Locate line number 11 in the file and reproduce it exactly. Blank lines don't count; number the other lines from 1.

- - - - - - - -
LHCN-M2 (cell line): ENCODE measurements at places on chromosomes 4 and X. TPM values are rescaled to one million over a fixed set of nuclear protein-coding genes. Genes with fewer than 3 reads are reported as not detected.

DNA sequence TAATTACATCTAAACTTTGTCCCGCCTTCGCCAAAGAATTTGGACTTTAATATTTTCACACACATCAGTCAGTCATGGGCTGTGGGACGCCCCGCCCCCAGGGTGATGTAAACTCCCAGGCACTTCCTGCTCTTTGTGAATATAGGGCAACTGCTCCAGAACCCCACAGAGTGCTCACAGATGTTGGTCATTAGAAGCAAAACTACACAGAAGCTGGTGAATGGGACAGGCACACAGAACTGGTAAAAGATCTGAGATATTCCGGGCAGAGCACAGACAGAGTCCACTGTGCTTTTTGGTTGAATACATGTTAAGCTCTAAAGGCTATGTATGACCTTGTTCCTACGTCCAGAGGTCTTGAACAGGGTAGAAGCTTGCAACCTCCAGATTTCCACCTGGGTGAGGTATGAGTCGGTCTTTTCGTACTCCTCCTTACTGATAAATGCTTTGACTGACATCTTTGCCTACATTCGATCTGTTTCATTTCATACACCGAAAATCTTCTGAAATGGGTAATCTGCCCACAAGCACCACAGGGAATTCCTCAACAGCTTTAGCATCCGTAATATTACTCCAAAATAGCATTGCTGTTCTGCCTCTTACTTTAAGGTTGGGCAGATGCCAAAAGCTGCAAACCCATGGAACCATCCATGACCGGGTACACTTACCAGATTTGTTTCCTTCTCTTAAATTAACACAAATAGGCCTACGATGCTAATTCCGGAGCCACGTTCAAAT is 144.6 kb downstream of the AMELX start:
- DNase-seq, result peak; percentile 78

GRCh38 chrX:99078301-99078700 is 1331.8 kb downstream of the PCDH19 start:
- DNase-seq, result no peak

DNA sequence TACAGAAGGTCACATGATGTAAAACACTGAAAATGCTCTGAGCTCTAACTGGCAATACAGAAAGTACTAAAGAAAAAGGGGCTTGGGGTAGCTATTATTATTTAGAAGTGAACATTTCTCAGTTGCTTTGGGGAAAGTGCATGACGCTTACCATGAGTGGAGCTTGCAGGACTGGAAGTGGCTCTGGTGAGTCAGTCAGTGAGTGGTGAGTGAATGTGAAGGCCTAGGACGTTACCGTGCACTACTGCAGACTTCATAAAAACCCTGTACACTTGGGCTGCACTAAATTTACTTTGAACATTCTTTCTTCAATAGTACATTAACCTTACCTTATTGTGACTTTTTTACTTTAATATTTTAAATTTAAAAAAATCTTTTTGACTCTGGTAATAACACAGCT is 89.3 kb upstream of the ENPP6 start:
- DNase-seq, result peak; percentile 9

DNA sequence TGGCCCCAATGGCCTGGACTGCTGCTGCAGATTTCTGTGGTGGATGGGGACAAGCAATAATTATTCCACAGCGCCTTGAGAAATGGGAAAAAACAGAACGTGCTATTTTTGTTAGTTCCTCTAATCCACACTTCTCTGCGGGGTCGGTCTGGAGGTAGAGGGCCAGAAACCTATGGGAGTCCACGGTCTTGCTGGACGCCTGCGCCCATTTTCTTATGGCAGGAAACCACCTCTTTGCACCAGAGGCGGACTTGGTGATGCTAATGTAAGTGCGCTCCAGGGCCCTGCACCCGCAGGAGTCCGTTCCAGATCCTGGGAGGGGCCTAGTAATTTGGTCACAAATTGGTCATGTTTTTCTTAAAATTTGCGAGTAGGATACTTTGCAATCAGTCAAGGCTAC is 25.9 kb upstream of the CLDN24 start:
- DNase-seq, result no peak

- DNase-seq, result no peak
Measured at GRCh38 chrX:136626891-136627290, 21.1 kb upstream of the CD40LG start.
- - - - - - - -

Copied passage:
Measured at GRCh38 chrX:136626891-136627290, 21.1 kb upstream of the CD40LG start.